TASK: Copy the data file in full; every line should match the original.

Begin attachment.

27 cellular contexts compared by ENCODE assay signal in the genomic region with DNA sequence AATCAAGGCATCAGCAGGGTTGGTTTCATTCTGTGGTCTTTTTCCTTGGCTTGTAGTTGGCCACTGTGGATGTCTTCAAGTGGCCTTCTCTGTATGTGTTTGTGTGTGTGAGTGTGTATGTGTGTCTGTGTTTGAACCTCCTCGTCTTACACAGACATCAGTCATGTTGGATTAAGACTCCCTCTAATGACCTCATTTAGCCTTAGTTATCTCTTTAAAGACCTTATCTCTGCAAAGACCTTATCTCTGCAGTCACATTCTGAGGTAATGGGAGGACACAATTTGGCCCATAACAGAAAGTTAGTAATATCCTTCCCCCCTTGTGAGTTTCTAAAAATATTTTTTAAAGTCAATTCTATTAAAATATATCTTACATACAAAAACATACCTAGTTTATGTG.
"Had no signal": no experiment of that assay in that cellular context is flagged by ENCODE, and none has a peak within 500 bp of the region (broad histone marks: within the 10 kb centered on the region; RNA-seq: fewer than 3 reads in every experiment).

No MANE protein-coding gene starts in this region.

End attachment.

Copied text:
27 cellular contexts compared by ENCODE assay signal in the genomic region with DNA sequence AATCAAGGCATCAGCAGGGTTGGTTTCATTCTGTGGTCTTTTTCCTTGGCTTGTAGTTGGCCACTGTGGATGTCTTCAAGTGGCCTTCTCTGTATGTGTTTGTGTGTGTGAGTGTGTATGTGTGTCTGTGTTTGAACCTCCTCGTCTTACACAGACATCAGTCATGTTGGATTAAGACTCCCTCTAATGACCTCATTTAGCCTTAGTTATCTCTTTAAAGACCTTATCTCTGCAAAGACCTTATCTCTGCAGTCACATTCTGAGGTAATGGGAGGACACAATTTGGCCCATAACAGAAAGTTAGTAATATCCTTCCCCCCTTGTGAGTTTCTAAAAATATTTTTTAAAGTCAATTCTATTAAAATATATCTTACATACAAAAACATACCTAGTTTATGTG.
"Had no signal": no experiment of that assay in that cellular context is flagged by ENCODE, and none has a peak within 500 bp of the region (broad histone marks: within the 10 kb centered on the region; RNA-seq: fewer than 3 reads in every experiment).

No MANE protein-coding gene starts in this region.